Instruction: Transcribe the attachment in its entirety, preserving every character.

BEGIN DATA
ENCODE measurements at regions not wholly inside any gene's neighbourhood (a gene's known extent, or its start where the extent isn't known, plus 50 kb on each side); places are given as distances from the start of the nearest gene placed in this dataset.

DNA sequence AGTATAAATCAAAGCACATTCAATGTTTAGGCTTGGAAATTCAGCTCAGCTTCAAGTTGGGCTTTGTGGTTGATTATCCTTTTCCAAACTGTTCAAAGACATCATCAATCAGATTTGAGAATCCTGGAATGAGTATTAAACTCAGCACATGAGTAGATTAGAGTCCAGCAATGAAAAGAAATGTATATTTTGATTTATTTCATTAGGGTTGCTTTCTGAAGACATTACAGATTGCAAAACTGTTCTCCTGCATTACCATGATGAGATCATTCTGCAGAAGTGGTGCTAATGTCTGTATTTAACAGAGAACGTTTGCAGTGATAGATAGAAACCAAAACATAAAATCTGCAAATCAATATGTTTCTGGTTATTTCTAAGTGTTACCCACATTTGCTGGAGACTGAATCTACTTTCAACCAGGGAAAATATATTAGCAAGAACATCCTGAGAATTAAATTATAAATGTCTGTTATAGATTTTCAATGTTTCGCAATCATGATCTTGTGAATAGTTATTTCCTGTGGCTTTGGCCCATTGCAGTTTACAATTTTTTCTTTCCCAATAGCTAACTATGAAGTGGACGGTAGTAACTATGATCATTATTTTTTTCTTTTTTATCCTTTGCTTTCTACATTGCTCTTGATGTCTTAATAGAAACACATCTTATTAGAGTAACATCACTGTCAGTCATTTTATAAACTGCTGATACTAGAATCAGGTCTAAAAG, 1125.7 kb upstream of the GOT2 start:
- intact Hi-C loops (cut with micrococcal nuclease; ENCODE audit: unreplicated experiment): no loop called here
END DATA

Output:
ENCODE measurements at regions not wholly inside any gene's neighbourhood (a gene's known extent, or its start where the extent isn't known, plus 50 kb on each side); places are given as distances from the start of the nearest gene placed in this dataset.

DNA sequence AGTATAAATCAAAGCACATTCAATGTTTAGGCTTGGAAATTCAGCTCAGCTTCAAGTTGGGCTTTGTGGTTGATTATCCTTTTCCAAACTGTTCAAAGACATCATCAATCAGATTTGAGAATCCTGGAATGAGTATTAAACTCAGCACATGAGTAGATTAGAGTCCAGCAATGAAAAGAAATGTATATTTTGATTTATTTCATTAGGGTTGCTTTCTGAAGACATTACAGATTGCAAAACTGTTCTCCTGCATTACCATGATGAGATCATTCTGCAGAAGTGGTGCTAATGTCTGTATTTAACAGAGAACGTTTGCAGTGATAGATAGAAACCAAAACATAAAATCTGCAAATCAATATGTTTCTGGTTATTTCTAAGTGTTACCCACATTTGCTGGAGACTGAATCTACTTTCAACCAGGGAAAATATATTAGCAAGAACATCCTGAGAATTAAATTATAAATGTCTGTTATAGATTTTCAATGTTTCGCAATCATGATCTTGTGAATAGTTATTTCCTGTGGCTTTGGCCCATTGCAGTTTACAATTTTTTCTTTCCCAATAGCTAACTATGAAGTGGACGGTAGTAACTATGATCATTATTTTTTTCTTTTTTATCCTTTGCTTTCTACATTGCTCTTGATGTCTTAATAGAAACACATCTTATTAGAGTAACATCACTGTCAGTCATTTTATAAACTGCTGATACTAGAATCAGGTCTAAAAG, 1125.7 kb upstream of the GOT2 start:
- intact Hi-C loops (cut with micrococcal nuclease; ENCODE audit: unreplicated experiment): no loop called here